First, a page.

Publisher: Viking Books for Young Readers/Penguin Random House
Something’s out there in the dark!
First Possum hears it. Then Skunk. Then Wolf comes running.
“What could it possibly be?” asks Bat.
“Night Animals!” the animals declare.
“But you are night animals,” Bat informs this not-so-smart crew.
Children will love the oh-so-funny animals in this twist on a cozy bedtime book.
Author/Illustrator of three (additional) picture books; six in total, launched by
Licenses: Scholastic Book Clubs; BL Shuppan (Japanese); Editions Casterman (French excluding Canada); Ravensburger (German); Scholastic Canada (French Canadian)
An adorably silly bedtime book by the creator of Too Tall Houses and Meet Me at the Moon!
And the lights keep shining:
Night Animals is a Top 5 Picture Books in Shelfies (including BEEKLE and THE DAY THE CRAYONS QUIT)
Night Animals gets a FIVE STAR review (again) on Alison Beecher’s Kid Lit Frenzy.:
My thoughts on the book: Over the course of a year, I read a lot of picture books. Some are sad. Some are funny. Some are silly. Some make you cry. And some really stand out from all of the rest. Six months ago I read the folded & gathered (F&G) of Night Animals. On GoodReads, I rated it 5-stars. Recently, I read Night Animals again, and I would still give it 5-stars. It really is that good.
Night Animals was also mentioned in PW’s recent “What’s Selling Between the Covers”: “A trend we’re seeing is picture books with a dark color palette, and we’re doing very well with them…”
Where did the inspiration for the story of Night Animals come from?
I originally wrote Night Animals as a send-off story for Yuyi Morales, who, 16 years after joining my writer’s group, was heading back to Mexico. I assigned each member of our group (known as The Revisionaries) an animal and wrote a story about one night in the woods where we kept each other safe from the scary things we could not see.
But after the first draft, I thought of all the nights I spent camping in the woods and backpacking in the wilderness. The one thing that stuck in my mind, and the one sentence EVERYONE who has ever been camping has said or heard, was, “Did you hear something?” I had to write about this!
Camping during the day is magical, but then, as the sun goes down, do you know that little scared feeling you get? Knowing darkness is coming? And there is just a thin bit of nylon between you and all of those night noises? And you KNOW those noises have really big teeth and long sharp claws!
Who has NOT experienced the fear of what lurks in the night?! I wanted to use animals that had their own powerful defenses, but were still completely scared to be in their natural environment. And, being scared of Night Animals, they were oblivious to the fact that they WERE Night Animals!
What is your artistic process for taking your characters out of your imagination and bringing them to the page?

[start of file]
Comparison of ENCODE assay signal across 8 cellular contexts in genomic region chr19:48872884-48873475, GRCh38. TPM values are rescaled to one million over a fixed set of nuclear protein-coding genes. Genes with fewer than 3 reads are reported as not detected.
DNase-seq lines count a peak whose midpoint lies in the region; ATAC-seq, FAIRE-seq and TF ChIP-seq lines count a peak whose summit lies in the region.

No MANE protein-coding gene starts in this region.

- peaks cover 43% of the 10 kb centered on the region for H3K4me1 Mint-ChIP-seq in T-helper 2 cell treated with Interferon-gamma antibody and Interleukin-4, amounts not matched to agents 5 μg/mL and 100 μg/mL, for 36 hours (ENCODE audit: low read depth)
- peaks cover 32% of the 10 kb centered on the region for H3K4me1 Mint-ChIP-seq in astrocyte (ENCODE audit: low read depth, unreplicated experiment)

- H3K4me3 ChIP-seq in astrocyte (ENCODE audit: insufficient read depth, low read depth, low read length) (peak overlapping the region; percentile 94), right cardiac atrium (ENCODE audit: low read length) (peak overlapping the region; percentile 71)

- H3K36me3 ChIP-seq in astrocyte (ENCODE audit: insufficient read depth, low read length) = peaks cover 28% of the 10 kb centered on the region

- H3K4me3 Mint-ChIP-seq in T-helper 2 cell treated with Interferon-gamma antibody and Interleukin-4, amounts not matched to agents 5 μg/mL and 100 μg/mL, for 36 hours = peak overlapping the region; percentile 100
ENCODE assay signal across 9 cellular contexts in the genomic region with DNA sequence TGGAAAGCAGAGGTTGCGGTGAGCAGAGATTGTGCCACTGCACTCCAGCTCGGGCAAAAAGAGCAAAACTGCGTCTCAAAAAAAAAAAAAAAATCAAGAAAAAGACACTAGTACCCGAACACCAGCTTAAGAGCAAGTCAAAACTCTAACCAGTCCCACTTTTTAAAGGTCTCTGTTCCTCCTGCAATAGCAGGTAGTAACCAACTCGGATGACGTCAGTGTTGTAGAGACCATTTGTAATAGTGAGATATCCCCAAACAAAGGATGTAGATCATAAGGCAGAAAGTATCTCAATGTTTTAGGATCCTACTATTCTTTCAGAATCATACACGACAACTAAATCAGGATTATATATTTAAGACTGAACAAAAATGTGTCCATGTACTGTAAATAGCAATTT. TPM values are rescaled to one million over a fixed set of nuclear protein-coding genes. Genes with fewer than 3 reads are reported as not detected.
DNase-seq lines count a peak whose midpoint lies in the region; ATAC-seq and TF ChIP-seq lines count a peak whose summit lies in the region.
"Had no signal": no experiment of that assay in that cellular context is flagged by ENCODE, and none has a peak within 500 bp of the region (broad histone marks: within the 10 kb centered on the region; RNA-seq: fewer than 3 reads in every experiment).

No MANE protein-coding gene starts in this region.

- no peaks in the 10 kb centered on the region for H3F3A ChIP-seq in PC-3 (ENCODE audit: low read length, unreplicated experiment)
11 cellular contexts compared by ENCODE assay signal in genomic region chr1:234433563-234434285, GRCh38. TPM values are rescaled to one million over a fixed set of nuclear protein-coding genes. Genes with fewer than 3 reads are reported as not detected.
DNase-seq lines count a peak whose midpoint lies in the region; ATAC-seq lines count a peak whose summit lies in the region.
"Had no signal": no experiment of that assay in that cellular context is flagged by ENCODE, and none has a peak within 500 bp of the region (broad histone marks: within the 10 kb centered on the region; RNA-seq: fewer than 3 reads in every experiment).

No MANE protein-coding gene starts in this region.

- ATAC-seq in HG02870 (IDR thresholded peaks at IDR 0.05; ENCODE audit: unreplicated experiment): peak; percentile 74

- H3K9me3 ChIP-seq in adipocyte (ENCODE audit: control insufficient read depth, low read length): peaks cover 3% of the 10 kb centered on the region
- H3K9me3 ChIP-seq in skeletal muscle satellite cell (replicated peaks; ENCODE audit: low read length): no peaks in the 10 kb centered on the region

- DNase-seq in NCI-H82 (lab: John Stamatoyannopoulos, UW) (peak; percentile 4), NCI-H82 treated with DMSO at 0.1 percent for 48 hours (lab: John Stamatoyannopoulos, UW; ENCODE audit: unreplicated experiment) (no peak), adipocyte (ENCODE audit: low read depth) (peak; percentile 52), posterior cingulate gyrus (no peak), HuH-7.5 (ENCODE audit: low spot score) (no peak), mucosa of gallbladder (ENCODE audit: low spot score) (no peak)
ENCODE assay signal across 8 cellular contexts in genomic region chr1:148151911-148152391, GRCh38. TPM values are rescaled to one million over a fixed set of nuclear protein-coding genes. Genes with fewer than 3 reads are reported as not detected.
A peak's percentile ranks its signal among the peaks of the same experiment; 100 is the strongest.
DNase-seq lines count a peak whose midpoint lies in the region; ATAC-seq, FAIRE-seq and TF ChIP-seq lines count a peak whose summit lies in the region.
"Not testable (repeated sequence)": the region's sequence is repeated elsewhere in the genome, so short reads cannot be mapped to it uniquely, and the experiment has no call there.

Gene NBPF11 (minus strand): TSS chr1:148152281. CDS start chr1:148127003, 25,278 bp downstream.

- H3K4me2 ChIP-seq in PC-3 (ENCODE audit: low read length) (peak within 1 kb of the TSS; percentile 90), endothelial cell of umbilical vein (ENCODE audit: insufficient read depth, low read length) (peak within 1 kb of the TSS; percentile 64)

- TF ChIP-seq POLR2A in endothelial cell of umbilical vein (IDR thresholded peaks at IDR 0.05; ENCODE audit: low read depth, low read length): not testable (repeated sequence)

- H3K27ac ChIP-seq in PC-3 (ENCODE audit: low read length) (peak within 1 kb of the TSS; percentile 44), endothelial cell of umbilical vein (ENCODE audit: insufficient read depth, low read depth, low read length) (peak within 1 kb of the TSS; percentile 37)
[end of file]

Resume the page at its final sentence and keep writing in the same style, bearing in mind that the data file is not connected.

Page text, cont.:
I spent a lot of time thinking about the characters in my head before putting them to paper. I did a lot of rough sketches and experimented using different animals. I originally had a moose, an armadillo and a deer. But I really wanted animals who could be quite scary and could certainly take care of themselves. I think a grizzly bear is the last animal I would want to run into. So I had to make him this giant creature who was really just as scared as the little bat. And the wolf, who looks so fierce, is as terrified as well. The skunk is oblivious of the power of his “perfume” and possum…. playing dead is like the kid who closes their eyes to make things disappear.
What was your favorite part of working on this book?
Since there are so few words, I had to make sure each word brought the story along while, at the same time, let the animals have a voice. I tape the pages in sequence on my wall as I work and part of the fun is having friends come over to visit and watch them figure the story out. I loved sketching the animals’ movement across the pages and playing with different poses and emotions. It was a great book to see evolve from rough 4″ sketches, to tight drawings, to the animals in color and finally, the black ink of night to really make the illustration come together.
What media and materials did you use?
I sketch with very soft pencils on soft tracing paper. The paper is light and easy to make changes. If I work on hard paper, the line gets “stuck” on the paper and I can’t rework. I then transfer the tight drawings onto Fabriano Cold Press Watercolor paper. For these creatures, I painted the animals with gouache, layer by layer, hair by hair. I use gum arabic in areas to pop color. When all of them were finished, I laid in the black India Ink at the very end. It was nerve-wracking applying the ink. One wrong move and I would have to redo the entire illustration. I taped the bottle to my desk so I could not bump it, and I prayed an earthquake wouldn’t hit!
“Truly remarkable illustrations clearly convey the book’s raucous activity … this eyecatching, slapstick foray into the worrisome night will light up the room with smiles.”
“Every page is visually funny, with hilarious close-ups and slapstick animal postures … a giggle-inducing new gem.”
“Sweet-tempered nocturnal comedy … the spreads are polished, the story moves fast, and the laughs keep coming.”
“A good title to share with children who may be afraid of the dark to help them see the lighter side of fear.”
School Library Journal
“ … beautifully illustrated … a giggle-worthy story.”
Hooray for Books!, Alexandria, VA
“Great comic effect” … [NIGHT ANIMALS] will be a “repeat request.”
Jennifer M. Brown
children’s editor, Shelf Awareness